This is the best of the first of the original trilogy. It may not provide a big, final conclusion but it’s not needed. It sees Asimov getting better at both his strength, and he gets over some of his weaknesses. It’s still not a classic, but as far as simple, fun adventures go it sets the standards. Asimov wrote an adventure that’s smart, fun and occasionally has something to say. If he’s so popular, how come nobody replicates it?

3 mules out of 5

Isaac Asimov – Foundation and Empire

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For a person who wrote so many books, it starts to look like maybe fiction isn’t Asimov’s thing. It doesn’t even read like he’s a got lot passion for it. He’s far more interested in grand ideas. That’s why there are no characters, and he cares little about pretending that they’re more than game pieces. Then again, he also knows the dangers of being pretentious, and Foundation and Empire remains a brisk, pulpy novel. It’s a weird thing. It’s a fun, shallow adventure written by an intelligent man who was probably too busy thinking to actually experience life.

Asimov occasionally inserts his grand ideas into the story. The conclusion to the first novella contained in this volume is a big deus ex machina. It renders all this running around irrelevant. The characters we followed had nothing to do with solution. Yet, it makes perfect sense in Asimov’s world. The only reason it was unexpected is because we’re still used to characters, even though they’re not driving the story. A solution that the characters came up with would’ve been easier to swallow, but will also see Asimov breaking the rules he created.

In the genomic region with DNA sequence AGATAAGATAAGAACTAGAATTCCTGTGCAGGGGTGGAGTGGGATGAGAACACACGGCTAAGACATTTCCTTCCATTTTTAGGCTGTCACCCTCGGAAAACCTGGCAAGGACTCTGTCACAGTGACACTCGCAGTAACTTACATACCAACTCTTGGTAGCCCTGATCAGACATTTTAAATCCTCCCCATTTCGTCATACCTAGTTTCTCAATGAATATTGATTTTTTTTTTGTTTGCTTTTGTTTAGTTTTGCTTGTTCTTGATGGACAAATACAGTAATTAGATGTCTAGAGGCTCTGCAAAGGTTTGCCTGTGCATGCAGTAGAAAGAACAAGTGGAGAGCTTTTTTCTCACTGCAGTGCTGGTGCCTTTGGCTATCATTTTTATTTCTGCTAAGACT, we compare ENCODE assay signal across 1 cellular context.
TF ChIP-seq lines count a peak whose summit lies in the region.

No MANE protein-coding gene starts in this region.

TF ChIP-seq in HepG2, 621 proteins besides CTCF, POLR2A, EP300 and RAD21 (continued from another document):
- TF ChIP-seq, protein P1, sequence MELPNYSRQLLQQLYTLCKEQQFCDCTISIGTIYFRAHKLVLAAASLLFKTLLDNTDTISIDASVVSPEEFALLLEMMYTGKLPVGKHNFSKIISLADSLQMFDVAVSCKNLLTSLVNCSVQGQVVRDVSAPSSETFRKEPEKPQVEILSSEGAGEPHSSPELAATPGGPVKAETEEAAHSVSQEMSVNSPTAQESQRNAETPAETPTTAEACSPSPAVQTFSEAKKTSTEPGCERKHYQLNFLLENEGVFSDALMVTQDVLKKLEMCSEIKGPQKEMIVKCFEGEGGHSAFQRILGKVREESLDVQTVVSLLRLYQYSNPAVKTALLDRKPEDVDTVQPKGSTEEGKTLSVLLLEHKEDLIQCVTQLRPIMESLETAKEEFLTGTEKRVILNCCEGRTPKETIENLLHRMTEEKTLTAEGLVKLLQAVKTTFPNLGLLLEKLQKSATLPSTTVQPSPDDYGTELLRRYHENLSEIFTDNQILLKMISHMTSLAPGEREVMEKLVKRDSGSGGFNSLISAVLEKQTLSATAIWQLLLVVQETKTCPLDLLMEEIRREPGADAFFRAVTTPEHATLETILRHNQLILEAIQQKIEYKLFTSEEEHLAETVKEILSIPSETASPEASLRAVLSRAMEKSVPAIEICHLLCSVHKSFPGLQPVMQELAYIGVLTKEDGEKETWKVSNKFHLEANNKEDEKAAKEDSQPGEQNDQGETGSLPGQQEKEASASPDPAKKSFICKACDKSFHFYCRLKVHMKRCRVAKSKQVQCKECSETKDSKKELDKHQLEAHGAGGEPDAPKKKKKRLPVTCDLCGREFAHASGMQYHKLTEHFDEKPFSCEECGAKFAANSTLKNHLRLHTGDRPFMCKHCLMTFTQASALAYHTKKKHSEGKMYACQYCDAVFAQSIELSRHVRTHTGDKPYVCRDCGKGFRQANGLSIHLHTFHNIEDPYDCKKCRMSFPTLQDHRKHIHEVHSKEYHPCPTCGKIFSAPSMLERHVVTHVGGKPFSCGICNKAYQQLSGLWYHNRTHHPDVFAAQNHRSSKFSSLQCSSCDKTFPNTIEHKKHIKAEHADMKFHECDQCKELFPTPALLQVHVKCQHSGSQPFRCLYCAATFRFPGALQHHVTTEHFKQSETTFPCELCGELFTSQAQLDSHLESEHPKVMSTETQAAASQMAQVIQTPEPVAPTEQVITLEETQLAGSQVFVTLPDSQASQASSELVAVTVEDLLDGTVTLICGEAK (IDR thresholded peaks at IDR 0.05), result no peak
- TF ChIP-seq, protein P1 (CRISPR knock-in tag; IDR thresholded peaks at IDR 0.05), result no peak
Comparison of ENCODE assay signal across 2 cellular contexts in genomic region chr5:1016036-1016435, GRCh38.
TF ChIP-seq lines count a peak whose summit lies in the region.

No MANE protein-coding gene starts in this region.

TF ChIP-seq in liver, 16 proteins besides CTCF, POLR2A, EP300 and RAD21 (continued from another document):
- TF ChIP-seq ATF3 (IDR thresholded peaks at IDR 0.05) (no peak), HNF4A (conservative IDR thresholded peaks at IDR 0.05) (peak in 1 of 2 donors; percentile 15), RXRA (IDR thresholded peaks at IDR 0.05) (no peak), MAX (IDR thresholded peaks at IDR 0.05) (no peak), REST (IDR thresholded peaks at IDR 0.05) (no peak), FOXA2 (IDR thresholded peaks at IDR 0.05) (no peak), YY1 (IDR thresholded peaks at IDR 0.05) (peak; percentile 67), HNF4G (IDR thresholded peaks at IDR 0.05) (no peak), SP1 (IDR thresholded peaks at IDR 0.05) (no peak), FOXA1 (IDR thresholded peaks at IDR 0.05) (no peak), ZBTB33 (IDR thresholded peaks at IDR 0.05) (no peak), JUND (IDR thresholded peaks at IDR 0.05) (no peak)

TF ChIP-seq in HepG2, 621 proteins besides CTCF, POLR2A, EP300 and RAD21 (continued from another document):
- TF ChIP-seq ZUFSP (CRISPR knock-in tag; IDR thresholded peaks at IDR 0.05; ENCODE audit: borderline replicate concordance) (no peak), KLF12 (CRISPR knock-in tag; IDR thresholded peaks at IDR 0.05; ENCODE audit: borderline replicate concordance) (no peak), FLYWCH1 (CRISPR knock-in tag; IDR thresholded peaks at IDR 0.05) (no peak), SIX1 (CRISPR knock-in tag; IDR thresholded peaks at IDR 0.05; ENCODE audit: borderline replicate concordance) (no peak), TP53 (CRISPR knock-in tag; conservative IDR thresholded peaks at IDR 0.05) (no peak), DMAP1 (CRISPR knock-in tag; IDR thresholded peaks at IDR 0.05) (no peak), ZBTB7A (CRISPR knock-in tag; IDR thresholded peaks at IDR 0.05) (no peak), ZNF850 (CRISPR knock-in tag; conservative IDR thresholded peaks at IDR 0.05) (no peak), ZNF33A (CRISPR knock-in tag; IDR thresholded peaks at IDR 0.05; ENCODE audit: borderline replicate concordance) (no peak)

Doesn’t it sounded like the rules of psychohistory? Individuals are mostly meaningless. It’s the great masses that should be researched. Maybe Asimov got confused with masses of people and mass, the physical term. A hole is starting to appear, and it’s hard to ignore it when rappers are riding through it with the booming system.

If you can’t predict the behavior of one individual, how can you predict the behavior of masses of individuals? There is a composition/division fallacy here, but I can’t see how it connects. If the masses think in a certain way, doesn’t it stand to reason that an individual will most likely think in that some way? Psychohistory then does predict the behavior of individuals. It predicts the most common behavior ammong masses of individuals.

The science is messy, but if it were real and practical then Asimov would’ve written papers, not novels. At least he doesn’t use this as a crutch. ‘Prophecy’ is often used to make characters move the plot. It’s a great way to eliminate active personalities from your story and make it convenient. Since Asimov’s psychohistory deals with masses and not with individuals, it predicts that the whole Foundation enterpise will win – or at least, that its purpose will be achieved.

Time and again we see that it’s far more complex than it seems. The actual purpose of all these foundations remains in the shadows. Asimov also still has to create solutions for his conflicts that fit his rules. That’s why the first novella was successful, but it’s in the second one that Asimov goes to the edge. What’s beyond it is pretty foggy.